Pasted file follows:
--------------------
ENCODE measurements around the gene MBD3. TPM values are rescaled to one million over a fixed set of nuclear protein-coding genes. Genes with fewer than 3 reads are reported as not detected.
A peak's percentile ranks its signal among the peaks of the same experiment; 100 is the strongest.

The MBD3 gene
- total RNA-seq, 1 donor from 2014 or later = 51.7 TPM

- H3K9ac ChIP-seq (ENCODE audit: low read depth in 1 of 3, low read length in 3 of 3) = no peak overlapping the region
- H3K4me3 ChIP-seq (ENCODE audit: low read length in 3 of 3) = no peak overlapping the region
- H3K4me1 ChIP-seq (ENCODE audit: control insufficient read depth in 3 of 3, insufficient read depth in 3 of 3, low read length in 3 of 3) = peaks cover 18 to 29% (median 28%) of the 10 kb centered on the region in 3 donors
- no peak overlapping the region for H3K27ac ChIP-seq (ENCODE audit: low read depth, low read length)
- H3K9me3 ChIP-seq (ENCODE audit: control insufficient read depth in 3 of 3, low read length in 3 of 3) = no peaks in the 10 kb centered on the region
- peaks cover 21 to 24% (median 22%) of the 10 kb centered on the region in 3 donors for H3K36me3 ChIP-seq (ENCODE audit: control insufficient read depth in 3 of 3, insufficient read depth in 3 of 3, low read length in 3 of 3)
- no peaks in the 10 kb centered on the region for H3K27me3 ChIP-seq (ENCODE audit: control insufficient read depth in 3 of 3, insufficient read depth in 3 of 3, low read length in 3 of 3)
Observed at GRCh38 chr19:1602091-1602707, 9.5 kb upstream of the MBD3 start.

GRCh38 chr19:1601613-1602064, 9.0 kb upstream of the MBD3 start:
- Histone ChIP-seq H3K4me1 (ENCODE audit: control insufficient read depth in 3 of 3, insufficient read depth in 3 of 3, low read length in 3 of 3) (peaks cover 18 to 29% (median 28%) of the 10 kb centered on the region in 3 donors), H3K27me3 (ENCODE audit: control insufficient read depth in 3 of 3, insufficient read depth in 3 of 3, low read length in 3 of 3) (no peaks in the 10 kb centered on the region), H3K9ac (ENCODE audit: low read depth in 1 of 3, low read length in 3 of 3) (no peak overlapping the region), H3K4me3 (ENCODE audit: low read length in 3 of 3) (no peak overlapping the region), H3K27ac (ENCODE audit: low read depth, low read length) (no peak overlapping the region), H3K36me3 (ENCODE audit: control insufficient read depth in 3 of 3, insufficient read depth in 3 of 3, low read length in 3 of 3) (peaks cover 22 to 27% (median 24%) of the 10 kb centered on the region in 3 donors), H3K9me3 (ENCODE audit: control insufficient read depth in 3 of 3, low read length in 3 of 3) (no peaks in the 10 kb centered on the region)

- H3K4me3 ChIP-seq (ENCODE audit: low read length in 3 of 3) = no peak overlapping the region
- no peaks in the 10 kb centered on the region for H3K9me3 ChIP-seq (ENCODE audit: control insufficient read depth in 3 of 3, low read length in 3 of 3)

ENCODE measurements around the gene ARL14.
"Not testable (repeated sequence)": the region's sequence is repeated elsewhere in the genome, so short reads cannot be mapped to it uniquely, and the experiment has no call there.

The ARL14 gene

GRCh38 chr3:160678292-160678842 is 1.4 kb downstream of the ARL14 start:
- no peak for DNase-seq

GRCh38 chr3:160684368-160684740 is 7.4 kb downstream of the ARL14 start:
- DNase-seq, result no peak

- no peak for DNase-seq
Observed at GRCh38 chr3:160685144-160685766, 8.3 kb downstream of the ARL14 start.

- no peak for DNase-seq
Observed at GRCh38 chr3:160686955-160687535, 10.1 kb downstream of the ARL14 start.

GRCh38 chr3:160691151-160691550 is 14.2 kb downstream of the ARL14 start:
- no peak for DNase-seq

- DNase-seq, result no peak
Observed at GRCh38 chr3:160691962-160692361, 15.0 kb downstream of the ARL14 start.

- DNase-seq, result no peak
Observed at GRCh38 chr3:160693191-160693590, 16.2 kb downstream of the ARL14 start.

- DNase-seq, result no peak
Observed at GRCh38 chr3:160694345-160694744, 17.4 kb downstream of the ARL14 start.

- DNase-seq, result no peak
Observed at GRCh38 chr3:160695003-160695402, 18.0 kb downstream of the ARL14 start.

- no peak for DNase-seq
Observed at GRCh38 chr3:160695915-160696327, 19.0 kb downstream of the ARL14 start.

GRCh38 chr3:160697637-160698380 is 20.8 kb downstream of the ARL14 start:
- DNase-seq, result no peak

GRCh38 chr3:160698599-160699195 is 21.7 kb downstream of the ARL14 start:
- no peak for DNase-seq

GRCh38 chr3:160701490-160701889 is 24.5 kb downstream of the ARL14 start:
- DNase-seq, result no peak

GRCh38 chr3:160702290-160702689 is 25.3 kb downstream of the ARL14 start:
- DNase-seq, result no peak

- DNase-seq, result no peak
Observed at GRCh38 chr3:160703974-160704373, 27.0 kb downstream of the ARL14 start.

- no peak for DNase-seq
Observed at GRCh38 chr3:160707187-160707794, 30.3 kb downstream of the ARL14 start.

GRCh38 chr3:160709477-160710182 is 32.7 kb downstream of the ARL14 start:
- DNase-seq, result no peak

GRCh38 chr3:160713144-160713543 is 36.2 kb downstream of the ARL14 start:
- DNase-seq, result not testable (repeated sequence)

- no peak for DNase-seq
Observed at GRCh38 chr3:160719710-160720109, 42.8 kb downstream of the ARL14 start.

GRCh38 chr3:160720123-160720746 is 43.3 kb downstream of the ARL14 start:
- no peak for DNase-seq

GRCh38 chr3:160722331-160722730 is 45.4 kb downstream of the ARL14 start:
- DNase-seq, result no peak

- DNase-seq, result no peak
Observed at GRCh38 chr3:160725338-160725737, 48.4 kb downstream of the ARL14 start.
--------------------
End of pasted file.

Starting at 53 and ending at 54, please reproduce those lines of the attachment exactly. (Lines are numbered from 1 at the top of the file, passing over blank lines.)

- DNase-seq, result no peak

GRCh38 chr3:160713144-160713543 is 36.2 kb downstream of the ARL14 start: